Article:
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I use The Kodansha Kanji Learner's Dictionary, which describes pronunciation in romaji instead of kana. I never learned romaji in a classroom, and generally only use it when reading this dictionary.

When "ō" is not proceeded by a consonant (like "tō" is), how does one know how transcribe it into kana?

I first used "おう" (such as "tō": "とう"); however, through trial and error, I came to realize that "おお" is more accurate. Then, I came across the kanji in my dictionary as "ōgi", and realized that, if I typed "おおぎ" or "おうぎ", both displayed the option of .

It's quite possible this is a "spellcheck" type safeguard (the Japanese equivalent of "the" being typed out when "teh" is entered) because I have checked around various online dictionaries (Wiktionary, Yahoo!dict) and it turns out that in this case, 「おうぎ」 is indeed the correct transcription. Is there a definitive way of knowing in other cases, solely by reading the romaji?

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3 Answers 3

up vote 7 down vote accepted

It depends. In most cases it is おう. But is some words, the "おお" form is retained, such as "大【おお】きい", "多【おお】い", "遠【とお】い", etc.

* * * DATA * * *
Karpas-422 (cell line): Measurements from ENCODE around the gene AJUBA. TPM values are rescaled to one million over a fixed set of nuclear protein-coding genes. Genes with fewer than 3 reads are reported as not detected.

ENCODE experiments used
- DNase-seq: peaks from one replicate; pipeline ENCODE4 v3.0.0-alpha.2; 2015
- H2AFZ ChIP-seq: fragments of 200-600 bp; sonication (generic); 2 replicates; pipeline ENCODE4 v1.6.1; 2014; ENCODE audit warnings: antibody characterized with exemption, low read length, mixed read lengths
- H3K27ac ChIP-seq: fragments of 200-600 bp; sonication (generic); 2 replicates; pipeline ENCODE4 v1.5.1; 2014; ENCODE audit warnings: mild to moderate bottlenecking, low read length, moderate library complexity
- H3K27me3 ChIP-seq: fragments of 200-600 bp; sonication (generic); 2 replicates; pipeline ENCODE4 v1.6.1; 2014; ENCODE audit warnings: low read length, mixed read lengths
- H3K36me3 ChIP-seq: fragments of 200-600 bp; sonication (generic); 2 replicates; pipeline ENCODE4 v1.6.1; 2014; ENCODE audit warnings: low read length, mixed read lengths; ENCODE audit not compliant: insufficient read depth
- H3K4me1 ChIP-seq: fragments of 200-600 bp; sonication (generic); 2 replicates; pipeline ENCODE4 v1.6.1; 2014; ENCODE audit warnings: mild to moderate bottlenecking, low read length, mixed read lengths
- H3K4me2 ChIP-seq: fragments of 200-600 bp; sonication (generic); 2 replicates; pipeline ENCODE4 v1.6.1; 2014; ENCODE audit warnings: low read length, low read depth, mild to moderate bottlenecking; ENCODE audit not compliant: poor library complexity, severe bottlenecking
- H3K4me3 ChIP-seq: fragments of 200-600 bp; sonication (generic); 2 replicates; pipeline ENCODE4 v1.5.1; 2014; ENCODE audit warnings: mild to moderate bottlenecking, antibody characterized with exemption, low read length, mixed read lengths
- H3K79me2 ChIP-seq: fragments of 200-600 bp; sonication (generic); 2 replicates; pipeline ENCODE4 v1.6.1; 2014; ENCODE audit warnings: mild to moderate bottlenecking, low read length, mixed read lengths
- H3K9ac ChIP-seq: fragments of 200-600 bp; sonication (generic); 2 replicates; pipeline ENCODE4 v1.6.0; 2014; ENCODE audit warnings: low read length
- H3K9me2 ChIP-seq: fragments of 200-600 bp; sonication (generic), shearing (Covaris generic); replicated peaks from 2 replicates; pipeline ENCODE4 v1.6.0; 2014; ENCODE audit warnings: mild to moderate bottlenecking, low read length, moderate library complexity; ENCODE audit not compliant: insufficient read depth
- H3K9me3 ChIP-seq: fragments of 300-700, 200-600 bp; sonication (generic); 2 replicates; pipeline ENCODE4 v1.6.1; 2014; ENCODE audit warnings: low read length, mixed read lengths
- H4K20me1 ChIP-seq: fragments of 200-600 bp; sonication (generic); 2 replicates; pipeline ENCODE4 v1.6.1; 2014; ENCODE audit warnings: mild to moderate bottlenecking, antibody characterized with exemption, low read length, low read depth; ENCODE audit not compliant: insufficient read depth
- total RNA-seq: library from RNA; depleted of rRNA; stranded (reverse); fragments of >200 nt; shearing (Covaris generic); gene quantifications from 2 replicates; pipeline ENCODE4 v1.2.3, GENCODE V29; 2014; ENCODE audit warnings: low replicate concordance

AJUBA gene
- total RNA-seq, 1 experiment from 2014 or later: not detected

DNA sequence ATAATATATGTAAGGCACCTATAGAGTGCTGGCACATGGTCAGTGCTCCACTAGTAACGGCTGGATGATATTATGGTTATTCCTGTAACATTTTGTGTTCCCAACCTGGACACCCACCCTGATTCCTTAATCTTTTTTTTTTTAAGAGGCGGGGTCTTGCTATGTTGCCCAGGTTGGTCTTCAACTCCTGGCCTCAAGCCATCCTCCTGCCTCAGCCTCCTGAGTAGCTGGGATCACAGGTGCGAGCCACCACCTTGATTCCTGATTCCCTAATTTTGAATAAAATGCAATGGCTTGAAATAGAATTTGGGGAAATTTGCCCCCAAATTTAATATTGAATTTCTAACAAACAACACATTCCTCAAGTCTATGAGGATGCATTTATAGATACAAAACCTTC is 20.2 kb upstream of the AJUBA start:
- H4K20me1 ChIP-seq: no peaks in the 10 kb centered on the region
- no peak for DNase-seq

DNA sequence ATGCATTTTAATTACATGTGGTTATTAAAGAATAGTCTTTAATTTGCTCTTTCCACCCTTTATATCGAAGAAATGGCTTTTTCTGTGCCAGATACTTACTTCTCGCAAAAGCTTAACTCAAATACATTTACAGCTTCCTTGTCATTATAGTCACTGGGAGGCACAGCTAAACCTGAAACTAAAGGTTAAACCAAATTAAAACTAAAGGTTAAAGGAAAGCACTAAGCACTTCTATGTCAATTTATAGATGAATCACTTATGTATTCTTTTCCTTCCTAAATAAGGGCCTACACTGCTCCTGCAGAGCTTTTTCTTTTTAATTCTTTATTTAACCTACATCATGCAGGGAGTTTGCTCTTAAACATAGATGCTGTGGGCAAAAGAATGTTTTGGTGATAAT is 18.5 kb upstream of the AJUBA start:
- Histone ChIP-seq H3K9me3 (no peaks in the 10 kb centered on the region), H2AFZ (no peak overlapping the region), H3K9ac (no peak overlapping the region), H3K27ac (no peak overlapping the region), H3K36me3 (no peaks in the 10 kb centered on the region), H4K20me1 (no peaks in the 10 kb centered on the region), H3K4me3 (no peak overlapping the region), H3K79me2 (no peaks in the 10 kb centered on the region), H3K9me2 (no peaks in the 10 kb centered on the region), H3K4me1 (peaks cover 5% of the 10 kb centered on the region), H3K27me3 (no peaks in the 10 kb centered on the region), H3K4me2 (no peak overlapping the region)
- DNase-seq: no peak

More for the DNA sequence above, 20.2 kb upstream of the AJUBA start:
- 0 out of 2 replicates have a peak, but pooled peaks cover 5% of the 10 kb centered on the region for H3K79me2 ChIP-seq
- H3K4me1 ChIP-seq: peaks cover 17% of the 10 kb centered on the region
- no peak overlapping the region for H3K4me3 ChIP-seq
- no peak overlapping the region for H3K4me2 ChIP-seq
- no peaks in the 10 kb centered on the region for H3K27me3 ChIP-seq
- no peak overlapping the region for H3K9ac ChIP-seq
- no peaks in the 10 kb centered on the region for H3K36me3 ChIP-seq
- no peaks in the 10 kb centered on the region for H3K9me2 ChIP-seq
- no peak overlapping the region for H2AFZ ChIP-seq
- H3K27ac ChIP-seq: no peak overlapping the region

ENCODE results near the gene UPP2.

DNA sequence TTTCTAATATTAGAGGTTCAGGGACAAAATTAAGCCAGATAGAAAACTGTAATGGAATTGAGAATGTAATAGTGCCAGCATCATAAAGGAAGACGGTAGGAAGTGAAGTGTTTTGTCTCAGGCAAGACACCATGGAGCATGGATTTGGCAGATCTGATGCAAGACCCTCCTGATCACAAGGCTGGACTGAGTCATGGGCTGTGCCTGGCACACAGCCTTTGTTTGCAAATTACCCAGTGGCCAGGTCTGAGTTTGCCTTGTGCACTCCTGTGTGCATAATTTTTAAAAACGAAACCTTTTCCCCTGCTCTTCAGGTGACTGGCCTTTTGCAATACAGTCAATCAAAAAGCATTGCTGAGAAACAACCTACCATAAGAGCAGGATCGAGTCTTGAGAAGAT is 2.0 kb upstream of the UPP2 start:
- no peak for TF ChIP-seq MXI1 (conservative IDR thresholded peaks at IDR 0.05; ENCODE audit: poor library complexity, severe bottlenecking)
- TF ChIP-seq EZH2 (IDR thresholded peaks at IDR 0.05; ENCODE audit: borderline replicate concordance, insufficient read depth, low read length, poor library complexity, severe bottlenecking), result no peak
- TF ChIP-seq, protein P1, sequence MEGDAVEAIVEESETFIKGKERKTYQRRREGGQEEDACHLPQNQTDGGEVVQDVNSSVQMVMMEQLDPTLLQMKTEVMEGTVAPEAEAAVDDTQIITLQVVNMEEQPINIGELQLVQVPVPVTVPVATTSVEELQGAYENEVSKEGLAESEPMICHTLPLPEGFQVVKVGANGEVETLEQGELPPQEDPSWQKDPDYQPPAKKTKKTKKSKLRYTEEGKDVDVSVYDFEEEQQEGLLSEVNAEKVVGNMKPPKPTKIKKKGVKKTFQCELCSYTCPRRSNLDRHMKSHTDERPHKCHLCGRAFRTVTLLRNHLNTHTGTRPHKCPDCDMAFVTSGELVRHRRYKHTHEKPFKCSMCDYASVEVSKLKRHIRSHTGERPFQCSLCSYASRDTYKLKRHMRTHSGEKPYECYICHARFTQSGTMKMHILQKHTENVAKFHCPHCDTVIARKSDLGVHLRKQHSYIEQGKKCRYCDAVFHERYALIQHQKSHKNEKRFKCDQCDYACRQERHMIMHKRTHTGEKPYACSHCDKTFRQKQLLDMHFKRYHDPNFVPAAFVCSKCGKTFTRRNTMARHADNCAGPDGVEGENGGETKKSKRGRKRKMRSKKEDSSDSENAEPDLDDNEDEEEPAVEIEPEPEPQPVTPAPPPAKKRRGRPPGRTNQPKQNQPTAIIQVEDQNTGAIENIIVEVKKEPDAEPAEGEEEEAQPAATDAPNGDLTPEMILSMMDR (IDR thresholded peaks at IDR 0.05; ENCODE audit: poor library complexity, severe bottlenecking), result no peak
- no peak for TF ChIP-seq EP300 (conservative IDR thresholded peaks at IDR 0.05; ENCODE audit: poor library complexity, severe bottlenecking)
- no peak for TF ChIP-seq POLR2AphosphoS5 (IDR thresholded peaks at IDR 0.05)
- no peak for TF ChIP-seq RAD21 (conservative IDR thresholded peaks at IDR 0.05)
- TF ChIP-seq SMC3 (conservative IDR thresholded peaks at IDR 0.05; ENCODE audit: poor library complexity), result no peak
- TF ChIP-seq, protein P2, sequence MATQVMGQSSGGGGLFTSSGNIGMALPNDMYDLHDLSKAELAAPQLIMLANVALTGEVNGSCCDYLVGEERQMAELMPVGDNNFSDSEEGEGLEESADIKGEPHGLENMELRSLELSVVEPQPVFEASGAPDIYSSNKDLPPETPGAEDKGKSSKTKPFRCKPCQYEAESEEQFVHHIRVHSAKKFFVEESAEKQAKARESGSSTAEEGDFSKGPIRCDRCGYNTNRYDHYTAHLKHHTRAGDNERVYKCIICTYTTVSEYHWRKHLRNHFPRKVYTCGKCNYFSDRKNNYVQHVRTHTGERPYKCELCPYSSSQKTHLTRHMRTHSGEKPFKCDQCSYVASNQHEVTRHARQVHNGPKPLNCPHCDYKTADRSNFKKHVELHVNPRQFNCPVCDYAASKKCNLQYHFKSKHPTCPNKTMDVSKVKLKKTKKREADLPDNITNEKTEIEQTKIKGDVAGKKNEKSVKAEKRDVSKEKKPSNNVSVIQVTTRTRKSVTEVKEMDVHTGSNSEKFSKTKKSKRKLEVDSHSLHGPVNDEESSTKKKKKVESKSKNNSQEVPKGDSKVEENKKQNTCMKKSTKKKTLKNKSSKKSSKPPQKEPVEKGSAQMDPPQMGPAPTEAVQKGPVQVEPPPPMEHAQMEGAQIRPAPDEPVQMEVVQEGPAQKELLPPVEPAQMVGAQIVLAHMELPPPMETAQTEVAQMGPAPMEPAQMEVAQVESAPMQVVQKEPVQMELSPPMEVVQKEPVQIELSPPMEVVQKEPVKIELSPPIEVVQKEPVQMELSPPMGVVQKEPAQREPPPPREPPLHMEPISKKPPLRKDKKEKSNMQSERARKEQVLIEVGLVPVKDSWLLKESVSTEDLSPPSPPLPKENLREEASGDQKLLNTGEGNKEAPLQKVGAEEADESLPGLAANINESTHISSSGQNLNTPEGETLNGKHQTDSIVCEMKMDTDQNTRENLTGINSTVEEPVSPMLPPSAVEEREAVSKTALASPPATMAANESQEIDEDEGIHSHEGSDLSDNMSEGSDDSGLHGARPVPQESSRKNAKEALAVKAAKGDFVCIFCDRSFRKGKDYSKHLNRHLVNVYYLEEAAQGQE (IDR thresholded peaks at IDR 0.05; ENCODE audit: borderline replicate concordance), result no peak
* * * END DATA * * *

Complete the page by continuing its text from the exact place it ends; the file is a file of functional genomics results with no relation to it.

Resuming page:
For 扇, I'd believe if the dictionary doesn't have おおぎ, it should be incorrect.

(btw, from the transcription of おうぎ in classic Japanese (あふぎ) which is shown in the dictionary, the transcription now can only be おうぎ.)

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If it's a kanji, and it's an ON reading of the kanji, it's almost certainly オウ.

Ex. Tōkyō = とうきょう

With kun readings, you just have to know which one. I don't think it's an especially common occurrence, so knowing the common cases (おおきい, おおい、とおる)should be pretty sufficient.

Even if you get it wrong, you'll be understood.

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You seem to be considering the relation between the written and the spoken forms in the opposite way. Indeed, the writing system of a language always appears after the spoken form to transcibe it. But that is true only at the beginning. As time passes, the spoken form undergoes language change faster than the written form. As a result, when you see a discrepancy between the written and the spoken forms, the written form is not the (exact) transcription of the spoken form any more. It is the opposite: the spoken form is rather the (rough) reflection of the written form (which is tied to the original spoken form). There are both words that are written in kana as おう ([王]{おう}[位]{い}) and おお ([多]{おお}い). They are the underlying forms. They converge into the same pronounciation "ō" because of the phonological rules. It is not the other way around. There is no mapping from the pronounciation "ō" to the written forms おう or おお. But the mapping from the written forms おう or おお to the pronounciation "ō" is simple: ou → ō.

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